Observation from space suggests that one factor making Earth habitable may be an atmospheric Biolayer…
The footage of the STS-75 Tether incident is but one tiny accidental glimpse into the huge atmospheric habitat.
If some sky objects are living things, at the end of their life cycle they die. What would those huge objects composed mainly of gas and water vapor look like as they descend lifelessly into the higher pressures of earth’s near atmosphere?
They might sublimate, changing from solid to vapor, like jellyfish on the beach.
Perhaps this time lapse video shows one such object.
Imagine this event occurring in great numbers. Perhaps sky life blooms and then dies off on massive scales, as marine invertebrates sometimes do.
We might see huge formations of water vapor, gathering, breaking up, circling the globe…like giant storm systems moving around the planet.
Could populations of atmospheric megafauna contribute to our planet’s atmosphere and the profiles of its various climates?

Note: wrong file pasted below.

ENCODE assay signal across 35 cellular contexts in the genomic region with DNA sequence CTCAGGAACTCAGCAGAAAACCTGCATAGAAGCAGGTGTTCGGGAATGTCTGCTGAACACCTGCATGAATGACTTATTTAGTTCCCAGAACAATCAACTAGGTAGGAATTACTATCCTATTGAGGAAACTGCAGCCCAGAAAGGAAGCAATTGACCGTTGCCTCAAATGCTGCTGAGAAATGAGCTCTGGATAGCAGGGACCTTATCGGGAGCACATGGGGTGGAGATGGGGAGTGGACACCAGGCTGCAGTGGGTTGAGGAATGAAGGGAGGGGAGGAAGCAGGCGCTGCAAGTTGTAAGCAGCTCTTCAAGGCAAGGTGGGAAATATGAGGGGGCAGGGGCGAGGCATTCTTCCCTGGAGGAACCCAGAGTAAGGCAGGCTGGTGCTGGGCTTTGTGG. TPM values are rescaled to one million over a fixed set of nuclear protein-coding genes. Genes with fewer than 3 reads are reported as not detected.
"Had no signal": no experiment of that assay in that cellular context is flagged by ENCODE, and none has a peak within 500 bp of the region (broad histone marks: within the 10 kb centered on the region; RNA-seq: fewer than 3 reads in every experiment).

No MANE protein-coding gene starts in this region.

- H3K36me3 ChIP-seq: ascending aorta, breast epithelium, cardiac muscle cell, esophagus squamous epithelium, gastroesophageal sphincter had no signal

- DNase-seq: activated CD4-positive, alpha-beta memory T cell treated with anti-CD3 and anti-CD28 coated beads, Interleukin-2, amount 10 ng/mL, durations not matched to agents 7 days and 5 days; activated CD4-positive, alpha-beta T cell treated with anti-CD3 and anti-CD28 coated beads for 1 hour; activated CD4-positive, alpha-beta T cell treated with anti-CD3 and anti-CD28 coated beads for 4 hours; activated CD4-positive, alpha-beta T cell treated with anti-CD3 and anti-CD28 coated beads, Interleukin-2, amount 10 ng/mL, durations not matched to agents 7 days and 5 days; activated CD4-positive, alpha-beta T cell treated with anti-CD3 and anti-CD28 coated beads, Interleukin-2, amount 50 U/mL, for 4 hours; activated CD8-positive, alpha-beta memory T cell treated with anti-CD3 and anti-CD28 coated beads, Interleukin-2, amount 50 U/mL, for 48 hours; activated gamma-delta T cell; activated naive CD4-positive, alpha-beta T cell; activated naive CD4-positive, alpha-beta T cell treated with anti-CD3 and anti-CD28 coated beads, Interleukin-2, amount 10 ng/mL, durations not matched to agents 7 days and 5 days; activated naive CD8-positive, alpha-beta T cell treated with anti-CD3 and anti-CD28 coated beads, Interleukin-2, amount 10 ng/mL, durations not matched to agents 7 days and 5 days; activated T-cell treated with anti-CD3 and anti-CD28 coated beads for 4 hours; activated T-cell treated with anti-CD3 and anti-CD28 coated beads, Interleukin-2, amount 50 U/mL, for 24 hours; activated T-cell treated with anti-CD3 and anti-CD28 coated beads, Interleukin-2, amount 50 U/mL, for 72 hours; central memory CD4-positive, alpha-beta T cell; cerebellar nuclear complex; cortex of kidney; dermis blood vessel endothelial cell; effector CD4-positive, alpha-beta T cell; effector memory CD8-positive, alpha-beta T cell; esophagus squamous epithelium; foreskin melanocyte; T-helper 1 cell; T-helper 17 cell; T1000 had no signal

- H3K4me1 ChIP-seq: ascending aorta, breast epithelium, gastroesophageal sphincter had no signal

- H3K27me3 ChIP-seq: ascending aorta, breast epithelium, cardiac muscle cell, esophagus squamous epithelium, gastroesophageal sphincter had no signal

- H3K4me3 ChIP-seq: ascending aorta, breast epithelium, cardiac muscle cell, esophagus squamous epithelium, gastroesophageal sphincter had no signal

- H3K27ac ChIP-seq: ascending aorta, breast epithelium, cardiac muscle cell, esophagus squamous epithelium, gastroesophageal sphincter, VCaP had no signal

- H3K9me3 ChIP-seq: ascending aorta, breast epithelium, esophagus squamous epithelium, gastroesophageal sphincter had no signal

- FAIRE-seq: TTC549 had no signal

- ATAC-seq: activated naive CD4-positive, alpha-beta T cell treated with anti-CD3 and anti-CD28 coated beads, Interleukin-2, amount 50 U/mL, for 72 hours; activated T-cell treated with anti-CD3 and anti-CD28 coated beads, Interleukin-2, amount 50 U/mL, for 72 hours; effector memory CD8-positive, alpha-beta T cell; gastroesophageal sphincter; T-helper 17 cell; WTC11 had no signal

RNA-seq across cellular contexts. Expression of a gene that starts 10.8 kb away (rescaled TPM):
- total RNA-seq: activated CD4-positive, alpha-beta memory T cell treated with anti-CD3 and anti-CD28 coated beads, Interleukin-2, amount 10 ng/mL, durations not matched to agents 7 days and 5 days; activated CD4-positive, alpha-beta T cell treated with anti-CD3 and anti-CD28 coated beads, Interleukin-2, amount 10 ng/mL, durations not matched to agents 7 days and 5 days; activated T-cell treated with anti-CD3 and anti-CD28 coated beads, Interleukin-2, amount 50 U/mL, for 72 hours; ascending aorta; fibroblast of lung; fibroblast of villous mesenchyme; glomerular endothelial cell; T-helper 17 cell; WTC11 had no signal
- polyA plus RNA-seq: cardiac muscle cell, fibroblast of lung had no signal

Perhaps our atmosphere results from more than just geophysical processes. Perhaps large populations of organisms alter resources to help create a livable atmosphere.
Perhaps these multitudes of organisms comprise an atmospheric Biolayer.
The Biolayer includes:
- The organisms themselves, in their myriad forms
- Products of their life activities like respiration, feeding, and excretion
- Resources they use, create, and perhaps manage
- Resources and forces created by the dissolution and sublimation of their carcasses
These elements could combine to help offer our planet a variety of protections as it hurtles through harsh space, and to help create the very atmosphere at the bottom of which we thrive.
Earth’s atmospheric Biolayer could be vital, varied, endlessly changing, with constant exchange of life, energy, and resources between sea, land, sky…and space.
From NASA Space Shuttle mission STS-48, 1991